Respect. We all want it. How we earn respect may just depend upon who we’re trying to earn it from. So, let’s take a look at how to win the respect of others from a DISC system perspective.
Capturing a D’s respect requires candor and clarity. For example, if you make a mistake, one that you know your D boss will be particularly unhappy with, your best course of action is to be prompt in reporting the situation and completely upfront about the impact of your error. Follow this up with what you learned, how the team got smarter because of it, and what safeguards you’ve put in place to prevent it from happening again. By stepping up and taking ownership, you will most likely have earned precisely what you feared had been lost: Your D boss’s respect.
I’s are natural risk-takers and admire those who go out on a limb to experience something new. Whether or not you can point to a tangible result is of secondary concern to an I. The fact that you faced your fears and just went for it is exhilarating enough. This doesn’t mean one needs to go bungee jumping to impress an I, (although it will). Simply stretching yourself socially or choosing a challenging or unique project to tackle reveals an internal optimism that I’s gravitate towards.
To win an S’s respect takes time. S’s are very careful about who they let into their lives beyond casual acquaintances and co-worker relationships. S’s appreciate sincerity and stability in others. Break a commitment with an S, whether cancelling a meeting at the last minute without notifying them or speaking carelessly about them to someone else, and the S will draw inward and be very careful about trusting you in the future. Patience and stability win an S’s trust and respect.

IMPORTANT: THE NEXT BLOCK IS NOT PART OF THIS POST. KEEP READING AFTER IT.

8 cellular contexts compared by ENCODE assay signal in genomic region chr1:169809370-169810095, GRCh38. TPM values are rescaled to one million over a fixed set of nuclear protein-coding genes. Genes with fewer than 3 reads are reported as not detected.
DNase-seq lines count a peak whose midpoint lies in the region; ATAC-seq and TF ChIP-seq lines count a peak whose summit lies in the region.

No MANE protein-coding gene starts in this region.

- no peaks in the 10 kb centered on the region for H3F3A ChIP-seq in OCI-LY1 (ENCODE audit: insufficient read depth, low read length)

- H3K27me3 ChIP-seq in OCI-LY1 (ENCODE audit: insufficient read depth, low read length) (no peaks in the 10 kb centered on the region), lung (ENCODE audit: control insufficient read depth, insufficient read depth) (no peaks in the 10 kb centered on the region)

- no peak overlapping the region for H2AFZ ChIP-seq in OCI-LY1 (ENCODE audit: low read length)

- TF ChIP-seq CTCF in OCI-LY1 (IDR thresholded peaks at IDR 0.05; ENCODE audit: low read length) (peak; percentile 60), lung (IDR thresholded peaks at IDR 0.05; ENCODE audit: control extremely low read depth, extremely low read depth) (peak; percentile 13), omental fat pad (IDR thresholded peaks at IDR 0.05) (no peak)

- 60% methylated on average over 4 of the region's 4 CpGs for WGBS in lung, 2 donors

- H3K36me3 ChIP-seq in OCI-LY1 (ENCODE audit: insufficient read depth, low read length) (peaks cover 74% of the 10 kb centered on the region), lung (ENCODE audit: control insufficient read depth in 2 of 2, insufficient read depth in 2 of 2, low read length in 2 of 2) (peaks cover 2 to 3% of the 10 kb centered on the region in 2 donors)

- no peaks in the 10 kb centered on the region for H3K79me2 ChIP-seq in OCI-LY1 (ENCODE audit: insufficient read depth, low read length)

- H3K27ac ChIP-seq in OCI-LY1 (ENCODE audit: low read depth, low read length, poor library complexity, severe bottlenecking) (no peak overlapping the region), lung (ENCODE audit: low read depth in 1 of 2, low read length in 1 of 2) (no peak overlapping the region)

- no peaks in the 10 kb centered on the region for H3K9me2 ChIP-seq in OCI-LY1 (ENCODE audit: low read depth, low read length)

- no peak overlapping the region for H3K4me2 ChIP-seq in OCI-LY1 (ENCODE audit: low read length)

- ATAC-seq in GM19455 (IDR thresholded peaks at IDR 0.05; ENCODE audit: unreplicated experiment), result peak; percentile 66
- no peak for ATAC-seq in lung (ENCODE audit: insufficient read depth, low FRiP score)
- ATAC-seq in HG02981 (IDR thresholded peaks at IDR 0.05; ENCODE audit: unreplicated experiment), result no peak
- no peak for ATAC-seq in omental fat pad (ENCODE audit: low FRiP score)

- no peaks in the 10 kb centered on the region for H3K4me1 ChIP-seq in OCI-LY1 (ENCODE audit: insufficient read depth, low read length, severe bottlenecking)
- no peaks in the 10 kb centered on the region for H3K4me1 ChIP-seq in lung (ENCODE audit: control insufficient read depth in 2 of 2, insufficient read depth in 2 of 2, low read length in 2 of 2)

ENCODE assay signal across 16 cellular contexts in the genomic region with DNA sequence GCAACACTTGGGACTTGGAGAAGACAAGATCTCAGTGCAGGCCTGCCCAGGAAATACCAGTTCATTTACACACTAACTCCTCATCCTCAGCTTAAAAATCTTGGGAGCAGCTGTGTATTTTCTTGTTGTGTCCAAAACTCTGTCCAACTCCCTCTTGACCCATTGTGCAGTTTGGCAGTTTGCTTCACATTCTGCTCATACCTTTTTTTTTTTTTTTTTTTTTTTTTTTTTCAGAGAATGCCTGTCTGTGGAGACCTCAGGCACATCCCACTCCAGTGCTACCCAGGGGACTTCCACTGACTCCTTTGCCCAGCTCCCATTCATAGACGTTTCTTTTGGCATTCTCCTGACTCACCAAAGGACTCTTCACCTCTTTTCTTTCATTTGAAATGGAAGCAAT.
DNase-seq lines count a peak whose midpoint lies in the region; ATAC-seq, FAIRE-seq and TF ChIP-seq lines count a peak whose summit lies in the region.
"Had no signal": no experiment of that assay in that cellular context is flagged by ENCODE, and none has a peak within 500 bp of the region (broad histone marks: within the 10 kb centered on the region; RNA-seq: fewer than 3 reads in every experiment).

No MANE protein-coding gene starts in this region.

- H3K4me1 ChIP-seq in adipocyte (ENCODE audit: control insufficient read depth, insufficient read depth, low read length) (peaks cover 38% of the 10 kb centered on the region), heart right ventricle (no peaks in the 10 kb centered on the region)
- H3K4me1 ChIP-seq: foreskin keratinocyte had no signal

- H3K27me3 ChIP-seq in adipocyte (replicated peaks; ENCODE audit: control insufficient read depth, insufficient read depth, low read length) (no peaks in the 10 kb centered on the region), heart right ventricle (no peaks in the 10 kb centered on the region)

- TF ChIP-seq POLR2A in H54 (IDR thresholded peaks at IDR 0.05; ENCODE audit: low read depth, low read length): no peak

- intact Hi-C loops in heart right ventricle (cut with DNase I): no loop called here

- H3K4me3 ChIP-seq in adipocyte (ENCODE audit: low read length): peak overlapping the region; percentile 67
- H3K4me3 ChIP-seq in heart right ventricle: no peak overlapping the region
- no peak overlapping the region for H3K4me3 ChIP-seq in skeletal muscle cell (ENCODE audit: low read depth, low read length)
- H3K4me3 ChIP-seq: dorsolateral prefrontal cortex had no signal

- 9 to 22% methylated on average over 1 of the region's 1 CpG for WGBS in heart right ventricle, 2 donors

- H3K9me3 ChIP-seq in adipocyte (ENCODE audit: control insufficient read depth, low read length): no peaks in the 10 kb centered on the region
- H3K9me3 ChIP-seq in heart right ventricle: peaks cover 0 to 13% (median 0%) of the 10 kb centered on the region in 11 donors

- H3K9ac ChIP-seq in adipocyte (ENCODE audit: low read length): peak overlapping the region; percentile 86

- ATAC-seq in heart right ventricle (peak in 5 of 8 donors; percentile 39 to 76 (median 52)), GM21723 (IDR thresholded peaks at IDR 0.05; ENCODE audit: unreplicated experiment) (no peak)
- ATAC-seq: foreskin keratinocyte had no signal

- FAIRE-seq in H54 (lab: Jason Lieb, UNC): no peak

To win a C’s respect, plan ahead. Nothing turns off a C more quickly than being unprepared or sloppy in executing projects. C’s go to great pains to ensure that their work has been well thought-out and tested before involving others. Otherwise, you would be letting them down, something a C takes very personally. Your attention to the details and especially preparing for unexpected consequences will engender a C’s respect.
In a nutshell, we tend to value in others what we value in ourselves. This is one reason why a personality test can be so revealing. By applying the DISC behavioral styles, we can better understand the needs of others and discover a direct pathway to earning respect.
Daniel Silvert, is a sought-after facilitator, executive coach, and speaker. As the VP of Learning & Development for Team Builders Plus, Daniel designs and leads training programs at every level on teamwork, accountability, and transformational change. Daniel is the co-author of Taking Flight!: Master the Four Behavioral Styles and Transform Your Career, Your Relationships…Your Life. You can follow Daniel on Twitter @DanielSilvert, learn more about Team Builders Plus at www.TeamBuildersPlus.com, and discover the DISC system at www.TakingFlightwithDISC.
Fri, May 18, 2012
by Daniel Silvert filed under